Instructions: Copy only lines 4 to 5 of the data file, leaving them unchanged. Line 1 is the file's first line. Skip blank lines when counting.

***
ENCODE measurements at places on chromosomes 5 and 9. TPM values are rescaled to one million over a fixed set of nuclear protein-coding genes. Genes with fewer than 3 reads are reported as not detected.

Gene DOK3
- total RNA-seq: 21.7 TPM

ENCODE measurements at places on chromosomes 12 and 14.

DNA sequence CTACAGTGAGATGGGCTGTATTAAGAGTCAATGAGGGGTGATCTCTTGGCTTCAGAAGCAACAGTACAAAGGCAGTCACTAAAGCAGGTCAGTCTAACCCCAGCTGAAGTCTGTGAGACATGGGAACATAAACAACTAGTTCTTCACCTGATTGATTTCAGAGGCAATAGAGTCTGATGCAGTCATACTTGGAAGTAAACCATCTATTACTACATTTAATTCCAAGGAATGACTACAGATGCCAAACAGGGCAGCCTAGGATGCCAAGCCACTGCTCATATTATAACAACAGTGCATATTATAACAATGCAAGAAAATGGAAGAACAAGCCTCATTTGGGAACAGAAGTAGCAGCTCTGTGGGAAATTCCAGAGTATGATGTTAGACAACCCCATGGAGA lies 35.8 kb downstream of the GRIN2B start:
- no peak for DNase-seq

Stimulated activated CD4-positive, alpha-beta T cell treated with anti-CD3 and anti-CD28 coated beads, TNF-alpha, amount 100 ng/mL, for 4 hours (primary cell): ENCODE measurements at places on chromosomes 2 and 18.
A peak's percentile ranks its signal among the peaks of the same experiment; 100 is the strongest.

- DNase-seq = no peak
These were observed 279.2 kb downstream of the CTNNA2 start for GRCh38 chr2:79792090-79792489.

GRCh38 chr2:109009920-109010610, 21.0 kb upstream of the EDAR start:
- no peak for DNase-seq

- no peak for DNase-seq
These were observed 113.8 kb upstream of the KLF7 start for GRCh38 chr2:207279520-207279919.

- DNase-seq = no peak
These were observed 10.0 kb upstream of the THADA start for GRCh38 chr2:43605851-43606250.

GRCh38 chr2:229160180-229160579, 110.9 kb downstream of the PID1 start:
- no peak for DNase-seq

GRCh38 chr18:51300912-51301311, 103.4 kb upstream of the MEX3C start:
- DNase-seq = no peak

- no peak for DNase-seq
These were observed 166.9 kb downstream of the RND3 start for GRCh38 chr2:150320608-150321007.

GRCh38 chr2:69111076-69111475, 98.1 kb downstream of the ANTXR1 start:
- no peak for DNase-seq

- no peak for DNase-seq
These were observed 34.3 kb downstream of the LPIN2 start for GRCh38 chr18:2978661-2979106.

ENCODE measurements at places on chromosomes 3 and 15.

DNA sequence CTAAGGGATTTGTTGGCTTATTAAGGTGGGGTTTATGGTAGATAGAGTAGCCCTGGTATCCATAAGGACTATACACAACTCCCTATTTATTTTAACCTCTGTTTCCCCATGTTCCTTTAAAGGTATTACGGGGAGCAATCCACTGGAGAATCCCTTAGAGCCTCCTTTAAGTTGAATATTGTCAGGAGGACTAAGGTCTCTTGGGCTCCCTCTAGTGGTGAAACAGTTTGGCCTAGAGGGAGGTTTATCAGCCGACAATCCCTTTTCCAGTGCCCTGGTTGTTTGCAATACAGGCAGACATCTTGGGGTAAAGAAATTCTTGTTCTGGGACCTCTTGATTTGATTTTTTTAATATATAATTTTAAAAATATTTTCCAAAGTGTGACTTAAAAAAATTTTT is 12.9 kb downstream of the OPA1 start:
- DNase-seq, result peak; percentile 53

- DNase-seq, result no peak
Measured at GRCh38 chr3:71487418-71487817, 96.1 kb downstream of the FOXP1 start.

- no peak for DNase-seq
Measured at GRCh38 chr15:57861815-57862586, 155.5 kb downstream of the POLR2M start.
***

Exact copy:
ENCODE measurements at places on chromosomes 12 and 14.

DNA sequence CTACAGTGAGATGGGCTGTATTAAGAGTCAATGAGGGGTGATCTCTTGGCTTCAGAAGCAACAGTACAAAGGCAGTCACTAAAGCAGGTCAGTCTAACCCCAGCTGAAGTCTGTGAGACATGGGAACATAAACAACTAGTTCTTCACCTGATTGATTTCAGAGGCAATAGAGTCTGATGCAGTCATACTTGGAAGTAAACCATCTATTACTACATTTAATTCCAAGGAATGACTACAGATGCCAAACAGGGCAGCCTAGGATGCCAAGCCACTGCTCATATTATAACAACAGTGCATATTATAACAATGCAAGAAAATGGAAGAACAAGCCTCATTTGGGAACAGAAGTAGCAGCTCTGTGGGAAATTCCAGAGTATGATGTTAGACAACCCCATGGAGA lies 35.8 kb downstream of the GRIN2B start: